In both these books there are echoes of the familiar, as well as the exotic. Siegel has constructed her own mythology of other worlds, Lovecraftian Old Spirits, Greek myth and Arthurian legend, which also runs through her second trilogy. At times this sits a little uncomfortably - I found the introduction of Kaliban, son of Morgus (Morgause of Arthurian legend) and Cerenunnos, a trifle contrived. There also seemed to be a rather redundant prolepsis in the first book ("It's a dragon: don't look into its eyes - ") which makes little sense until the second. And although the Dragon Charmer appears in the final book, the dragon itself appears only relatively briefly in the second and, much as I like dragons, I feel it offers little beyond a dramatic denouement. I expected its return in Witch's Honour but, like the unicorn of the first book, it had been set free and had gone. While I'm carping, though, in three, if not all four, of the books I am discussing here, the drawing of a circle has led to the invocation of the same spirits - Pythias, Cerenunnos, Hexate, the Child - which becomes just a little repetitive. The transfer of the world tree from the Otherworld to this world, on the other hand, made a pleasing focus for the last book, and gave a continuity through the second two which was perhaps lacking between the first and second: it felt as though the 12-year gap between the events of the first two was a real-time gap, though publication dates belie this. Nonetheless there seemed to be a maturity in the writing of Witch's Honour which had not been so evident in the previous novels, and which seems to continue in The Greenstone Grail, where we are back in the same constructed mythology with the Mabinogion slightly more in the ascendant.
Siegel/Hemingway reminds me quite strongly at times of early Alan Garner. It's an element I find attractive in both her writing and plotting and in my mid-teens I would have loved these books. Despite my caveats about occasional structural weaknesses, these novels have a degree of moral intensity and a thoughtfulness about issues of responsibility and honour which is refreshing and attractive. I look forward to the final two of the second trilogy with much pleasure.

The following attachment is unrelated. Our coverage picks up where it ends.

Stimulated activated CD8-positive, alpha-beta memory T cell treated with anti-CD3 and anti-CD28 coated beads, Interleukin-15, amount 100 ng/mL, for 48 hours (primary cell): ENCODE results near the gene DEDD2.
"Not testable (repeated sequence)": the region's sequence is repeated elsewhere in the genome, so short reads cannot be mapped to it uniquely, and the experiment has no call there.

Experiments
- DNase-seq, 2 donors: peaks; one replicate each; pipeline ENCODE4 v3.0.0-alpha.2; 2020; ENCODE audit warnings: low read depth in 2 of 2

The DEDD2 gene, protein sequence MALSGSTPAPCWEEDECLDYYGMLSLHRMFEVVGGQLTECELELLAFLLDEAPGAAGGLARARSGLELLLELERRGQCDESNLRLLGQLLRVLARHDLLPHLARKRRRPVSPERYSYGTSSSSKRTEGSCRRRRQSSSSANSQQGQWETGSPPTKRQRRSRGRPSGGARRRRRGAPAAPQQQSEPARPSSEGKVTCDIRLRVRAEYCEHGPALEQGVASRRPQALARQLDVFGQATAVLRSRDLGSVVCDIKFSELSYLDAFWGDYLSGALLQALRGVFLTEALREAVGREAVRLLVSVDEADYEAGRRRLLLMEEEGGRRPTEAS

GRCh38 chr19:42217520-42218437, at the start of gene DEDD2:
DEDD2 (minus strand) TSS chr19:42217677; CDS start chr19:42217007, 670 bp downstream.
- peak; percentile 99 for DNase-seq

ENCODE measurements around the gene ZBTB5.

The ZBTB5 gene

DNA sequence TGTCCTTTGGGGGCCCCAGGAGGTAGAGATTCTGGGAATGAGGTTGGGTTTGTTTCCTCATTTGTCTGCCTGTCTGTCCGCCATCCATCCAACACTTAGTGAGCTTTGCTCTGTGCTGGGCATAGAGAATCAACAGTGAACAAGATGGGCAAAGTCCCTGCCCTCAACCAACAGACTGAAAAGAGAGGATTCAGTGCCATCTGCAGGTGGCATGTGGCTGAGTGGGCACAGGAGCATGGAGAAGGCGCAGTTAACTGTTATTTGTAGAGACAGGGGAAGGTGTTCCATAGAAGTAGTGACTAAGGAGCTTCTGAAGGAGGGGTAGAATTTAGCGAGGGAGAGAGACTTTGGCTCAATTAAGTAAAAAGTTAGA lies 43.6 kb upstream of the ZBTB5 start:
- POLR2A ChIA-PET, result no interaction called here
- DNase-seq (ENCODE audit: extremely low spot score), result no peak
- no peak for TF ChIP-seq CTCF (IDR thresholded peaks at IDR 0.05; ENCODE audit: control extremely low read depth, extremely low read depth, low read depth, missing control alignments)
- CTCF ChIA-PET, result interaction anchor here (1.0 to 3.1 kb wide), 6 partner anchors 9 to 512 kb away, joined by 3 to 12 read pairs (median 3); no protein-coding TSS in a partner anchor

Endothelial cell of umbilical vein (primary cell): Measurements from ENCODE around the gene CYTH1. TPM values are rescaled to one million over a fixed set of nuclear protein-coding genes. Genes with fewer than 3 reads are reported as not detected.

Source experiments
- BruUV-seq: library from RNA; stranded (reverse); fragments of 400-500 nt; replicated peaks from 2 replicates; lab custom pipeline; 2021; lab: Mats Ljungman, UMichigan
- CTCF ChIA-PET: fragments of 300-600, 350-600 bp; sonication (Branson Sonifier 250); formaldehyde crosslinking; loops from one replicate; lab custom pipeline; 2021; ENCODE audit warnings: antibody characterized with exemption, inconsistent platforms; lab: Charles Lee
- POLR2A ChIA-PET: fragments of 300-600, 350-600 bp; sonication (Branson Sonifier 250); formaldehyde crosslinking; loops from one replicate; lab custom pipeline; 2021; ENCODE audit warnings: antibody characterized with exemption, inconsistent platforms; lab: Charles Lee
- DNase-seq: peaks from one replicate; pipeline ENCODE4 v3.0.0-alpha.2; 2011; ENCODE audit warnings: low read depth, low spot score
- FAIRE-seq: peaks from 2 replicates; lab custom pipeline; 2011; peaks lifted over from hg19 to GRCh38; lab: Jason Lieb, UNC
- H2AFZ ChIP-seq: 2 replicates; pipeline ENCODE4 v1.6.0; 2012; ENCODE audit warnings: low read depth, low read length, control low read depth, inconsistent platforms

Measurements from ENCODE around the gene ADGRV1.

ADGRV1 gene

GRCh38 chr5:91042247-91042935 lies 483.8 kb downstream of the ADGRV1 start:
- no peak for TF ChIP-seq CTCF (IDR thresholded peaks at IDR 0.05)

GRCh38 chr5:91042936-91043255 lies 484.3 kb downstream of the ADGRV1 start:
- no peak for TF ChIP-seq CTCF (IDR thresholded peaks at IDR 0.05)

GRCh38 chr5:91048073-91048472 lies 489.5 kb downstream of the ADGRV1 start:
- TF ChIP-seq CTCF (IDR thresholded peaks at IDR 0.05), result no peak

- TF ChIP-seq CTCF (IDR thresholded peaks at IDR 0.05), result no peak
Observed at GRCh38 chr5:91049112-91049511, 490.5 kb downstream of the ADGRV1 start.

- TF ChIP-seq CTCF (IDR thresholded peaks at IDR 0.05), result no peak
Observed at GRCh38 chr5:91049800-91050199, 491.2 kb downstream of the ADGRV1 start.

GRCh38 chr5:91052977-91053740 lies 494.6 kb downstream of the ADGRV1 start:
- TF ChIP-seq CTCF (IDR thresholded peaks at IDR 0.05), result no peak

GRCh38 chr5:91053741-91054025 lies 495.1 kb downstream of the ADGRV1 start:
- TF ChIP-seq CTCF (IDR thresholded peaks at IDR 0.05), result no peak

Tuesday, 18 September 2007
Friday, 14 September 2007
A Place of Safety by Caroline Graham: this is, I think, the most recent of the Midsomer books, and the eighth in the series. One of my problems with it was the difference between Barnaby in the TV series and in the books - this is the first I've read. I have no problem with the author creating a character that is their own, and not a television adapter's, but Barnaby and Troy, like Morse and Lewis, are duller than their TV counterparts, and less appealing. In A Place of Safety Barnaby is preoccupied with family and his anniversary, and increasingly crabby as he fails to solve two possibly related murders. While the victims both seem to have suffered from dysfunctional families, I felt that contrast with Barnaby's own domestic situation lent little to the novel. Indeed, I felt that his family would feature just as largely whatever the plot, and existed only to lend some depth to his uninteresting character. His thought processes offer little beyond the mundane, and both he and Troy strike me as fairly stereotypical policemen, in contrast with the protagonists in the works of say, Donna Leon or, closer to home, Peter Lovesey. The plot was rather unexciting, too, though no doubt it will adapt well enough. I have to admit to preferring Midsomer and its gory goings on in the TV version, although Joyce gains least from the transfer, being perhaps a little more sharp-tongued in the original - heaven knows, she needs it!